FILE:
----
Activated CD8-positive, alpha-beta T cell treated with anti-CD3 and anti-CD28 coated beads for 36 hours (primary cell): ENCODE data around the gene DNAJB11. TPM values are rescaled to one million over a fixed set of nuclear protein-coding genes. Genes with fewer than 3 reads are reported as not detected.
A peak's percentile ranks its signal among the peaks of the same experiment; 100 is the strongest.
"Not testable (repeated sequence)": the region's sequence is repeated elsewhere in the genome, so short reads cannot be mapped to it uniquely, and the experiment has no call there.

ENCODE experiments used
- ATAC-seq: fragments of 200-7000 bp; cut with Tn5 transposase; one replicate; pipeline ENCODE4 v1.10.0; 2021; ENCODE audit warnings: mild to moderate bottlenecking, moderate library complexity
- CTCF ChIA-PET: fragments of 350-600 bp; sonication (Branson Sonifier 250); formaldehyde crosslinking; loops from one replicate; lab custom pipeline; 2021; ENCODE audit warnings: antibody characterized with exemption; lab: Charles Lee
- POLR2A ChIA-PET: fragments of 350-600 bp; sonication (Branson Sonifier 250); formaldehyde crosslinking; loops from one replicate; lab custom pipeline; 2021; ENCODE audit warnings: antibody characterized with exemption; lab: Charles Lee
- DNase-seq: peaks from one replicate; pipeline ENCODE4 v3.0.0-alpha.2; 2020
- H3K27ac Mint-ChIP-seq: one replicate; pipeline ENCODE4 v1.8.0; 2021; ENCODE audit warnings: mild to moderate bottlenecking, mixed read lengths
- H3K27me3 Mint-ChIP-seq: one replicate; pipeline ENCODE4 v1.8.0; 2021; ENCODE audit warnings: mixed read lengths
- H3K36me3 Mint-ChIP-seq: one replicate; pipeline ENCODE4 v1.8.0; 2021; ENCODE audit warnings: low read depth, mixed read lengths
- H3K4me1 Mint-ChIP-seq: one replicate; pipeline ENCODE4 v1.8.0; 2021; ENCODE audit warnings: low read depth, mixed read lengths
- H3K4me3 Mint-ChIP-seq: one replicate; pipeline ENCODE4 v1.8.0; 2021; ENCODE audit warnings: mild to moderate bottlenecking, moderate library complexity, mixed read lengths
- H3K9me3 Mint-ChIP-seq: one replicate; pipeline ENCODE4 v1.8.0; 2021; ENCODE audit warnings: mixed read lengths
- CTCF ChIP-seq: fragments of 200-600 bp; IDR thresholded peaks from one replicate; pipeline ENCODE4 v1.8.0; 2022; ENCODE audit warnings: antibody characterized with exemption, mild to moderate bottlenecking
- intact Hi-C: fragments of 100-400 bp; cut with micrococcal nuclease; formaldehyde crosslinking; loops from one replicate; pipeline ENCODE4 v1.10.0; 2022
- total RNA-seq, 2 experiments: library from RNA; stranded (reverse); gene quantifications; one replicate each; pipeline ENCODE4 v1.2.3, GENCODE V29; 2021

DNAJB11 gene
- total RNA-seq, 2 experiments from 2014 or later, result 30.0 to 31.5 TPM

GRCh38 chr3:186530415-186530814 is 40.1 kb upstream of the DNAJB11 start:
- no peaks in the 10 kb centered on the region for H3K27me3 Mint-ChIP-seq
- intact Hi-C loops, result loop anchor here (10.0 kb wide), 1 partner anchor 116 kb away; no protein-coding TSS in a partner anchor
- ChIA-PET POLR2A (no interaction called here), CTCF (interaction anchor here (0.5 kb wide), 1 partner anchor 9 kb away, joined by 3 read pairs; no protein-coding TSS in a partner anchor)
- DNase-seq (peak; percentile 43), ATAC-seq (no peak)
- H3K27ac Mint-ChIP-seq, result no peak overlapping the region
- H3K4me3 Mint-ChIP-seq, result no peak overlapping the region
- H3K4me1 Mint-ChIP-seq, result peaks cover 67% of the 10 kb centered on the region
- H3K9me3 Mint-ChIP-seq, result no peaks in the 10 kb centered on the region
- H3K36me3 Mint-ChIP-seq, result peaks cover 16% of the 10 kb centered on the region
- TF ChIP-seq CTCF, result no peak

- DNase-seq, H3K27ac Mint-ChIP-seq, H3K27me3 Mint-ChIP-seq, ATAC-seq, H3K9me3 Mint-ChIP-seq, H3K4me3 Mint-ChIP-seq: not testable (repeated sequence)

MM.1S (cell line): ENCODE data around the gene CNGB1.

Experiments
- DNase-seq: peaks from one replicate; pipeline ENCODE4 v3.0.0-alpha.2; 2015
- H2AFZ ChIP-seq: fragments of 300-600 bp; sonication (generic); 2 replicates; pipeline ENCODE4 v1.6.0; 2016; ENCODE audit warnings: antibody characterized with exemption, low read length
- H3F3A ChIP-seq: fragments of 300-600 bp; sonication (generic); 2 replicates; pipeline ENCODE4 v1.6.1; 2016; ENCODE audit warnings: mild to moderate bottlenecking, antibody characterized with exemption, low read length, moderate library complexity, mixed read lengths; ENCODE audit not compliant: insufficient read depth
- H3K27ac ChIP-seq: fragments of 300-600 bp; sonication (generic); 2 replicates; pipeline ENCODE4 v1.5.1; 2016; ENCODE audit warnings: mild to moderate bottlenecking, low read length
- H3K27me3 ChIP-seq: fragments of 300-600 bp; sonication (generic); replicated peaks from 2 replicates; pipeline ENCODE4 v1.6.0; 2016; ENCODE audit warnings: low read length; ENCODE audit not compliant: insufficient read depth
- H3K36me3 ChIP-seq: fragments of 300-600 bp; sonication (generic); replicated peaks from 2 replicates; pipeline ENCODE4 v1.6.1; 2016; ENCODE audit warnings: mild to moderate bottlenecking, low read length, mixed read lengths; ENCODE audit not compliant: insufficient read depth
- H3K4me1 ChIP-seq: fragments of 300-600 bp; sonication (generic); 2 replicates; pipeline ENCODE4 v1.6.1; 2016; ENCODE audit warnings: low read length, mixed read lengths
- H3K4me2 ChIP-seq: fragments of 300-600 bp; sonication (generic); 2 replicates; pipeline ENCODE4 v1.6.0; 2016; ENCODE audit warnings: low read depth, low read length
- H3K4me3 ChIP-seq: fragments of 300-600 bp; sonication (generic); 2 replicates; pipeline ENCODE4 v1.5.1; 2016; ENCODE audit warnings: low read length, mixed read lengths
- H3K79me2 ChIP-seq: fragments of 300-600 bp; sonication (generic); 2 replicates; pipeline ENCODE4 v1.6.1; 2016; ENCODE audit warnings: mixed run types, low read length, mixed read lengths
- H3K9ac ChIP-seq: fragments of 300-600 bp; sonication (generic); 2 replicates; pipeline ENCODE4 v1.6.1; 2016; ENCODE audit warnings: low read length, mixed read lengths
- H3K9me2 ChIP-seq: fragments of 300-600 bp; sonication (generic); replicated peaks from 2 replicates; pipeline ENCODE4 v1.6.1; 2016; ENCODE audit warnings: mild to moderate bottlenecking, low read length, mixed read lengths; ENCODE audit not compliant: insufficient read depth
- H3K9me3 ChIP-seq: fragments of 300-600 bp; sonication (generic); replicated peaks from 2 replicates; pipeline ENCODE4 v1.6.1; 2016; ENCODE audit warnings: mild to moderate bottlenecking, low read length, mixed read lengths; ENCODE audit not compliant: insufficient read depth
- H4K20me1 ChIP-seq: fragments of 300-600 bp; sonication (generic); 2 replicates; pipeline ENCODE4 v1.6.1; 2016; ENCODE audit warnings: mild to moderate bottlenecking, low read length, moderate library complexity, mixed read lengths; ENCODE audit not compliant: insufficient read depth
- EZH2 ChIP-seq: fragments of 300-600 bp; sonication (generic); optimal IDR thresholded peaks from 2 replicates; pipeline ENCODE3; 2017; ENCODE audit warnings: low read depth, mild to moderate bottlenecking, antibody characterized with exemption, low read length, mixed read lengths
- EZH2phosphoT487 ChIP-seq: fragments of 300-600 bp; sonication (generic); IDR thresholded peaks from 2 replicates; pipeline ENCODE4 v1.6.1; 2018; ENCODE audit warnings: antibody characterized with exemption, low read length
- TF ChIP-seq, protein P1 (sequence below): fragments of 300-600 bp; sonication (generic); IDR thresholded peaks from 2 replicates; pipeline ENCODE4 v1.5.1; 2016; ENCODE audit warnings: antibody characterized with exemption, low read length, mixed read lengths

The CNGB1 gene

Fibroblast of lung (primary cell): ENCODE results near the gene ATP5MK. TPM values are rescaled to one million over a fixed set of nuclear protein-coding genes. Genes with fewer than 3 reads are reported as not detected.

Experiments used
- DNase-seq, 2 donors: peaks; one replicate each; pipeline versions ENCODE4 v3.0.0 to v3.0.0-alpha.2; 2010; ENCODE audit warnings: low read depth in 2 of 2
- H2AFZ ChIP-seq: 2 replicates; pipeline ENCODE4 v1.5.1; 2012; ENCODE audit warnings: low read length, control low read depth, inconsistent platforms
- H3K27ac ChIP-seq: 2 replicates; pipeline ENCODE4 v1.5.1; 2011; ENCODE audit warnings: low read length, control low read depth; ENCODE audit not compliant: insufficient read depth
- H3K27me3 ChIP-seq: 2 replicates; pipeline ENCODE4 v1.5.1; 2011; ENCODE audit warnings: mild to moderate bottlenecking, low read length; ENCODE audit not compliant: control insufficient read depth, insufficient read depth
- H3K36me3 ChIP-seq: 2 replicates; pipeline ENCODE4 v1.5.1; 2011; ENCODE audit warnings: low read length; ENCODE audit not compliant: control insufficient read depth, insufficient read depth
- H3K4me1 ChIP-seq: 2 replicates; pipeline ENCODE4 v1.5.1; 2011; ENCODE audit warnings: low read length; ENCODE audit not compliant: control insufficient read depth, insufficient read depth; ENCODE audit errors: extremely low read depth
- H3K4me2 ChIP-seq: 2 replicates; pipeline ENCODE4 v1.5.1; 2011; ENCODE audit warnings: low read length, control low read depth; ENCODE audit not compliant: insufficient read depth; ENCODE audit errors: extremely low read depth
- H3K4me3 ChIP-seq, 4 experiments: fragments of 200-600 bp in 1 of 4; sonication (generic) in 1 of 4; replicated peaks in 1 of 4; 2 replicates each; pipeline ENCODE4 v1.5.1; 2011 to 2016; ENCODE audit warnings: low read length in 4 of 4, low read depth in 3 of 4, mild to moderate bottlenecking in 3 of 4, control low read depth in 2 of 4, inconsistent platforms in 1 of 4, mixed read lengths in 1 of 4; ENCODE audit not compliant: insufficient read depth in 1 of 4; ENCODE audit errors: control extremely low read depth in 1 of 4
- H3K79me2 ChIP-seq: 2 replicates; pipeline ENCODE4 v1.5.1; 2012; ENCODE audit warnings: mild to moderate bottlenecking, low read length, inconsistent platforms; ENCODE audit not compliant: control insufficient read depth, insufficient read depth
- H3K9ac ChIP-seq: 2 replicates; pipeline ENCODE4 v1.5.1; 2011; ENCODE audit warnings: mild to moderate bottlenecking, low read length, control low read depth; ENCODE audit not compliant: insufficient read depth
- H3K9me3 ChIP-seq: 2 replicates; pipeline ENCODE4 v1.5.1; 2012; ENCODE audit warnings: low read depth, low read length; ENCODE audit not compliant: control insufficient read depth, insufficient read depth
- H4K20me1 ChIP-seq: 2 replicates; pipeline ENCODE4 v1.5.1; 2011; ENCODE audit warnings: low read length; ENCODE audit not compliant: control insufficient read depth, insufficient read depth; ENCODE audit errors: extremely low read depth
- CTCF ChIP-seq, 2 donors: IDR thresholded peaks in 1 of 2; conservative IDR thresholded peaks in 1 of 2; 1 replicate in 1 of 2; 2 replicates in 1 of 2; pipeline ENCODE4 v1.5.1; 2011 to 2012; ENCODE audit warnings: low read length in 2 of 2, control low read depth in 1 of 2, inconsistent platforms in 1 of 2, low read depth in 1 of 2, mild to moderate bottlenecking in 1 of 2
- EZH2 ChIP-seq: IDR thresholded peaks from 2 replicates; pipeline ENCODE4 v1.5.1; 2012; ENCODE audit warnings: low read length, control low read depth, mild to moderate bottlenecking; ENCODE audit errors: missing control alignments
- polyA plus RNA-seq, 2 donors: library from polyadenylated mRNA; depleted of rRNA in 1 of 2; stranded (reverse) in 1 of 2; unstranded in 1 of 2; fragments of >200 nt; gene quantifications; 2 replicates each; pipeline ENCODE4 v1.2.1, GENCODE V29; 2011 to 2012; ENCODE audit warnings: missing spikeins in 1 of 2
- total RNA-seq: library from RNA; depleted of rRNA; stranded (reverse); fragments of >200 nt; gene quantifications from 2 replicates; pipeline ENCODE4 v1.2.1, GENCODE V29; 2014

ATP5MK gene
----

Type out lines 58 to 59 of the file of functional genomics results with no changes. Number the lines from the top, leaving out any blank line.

- H3K36me3 ChIP-seq: 2 replicates; pipeline ENCODE4 v1.5.1; 2011; ENCODE audit warnings: low read length; ENCODE audit not compliant: control insufficient read depth, insufficient read depth
- H3K4me1 ChIP-seq: 2 replicates; pipeline ENCODE4 v1.5.1; 2011; ENCODE audit warnings: low read length; ENCODE audit not compliant: control insufficient read depth, insufficient read depth; ENCODE audit errors: extremely low read depth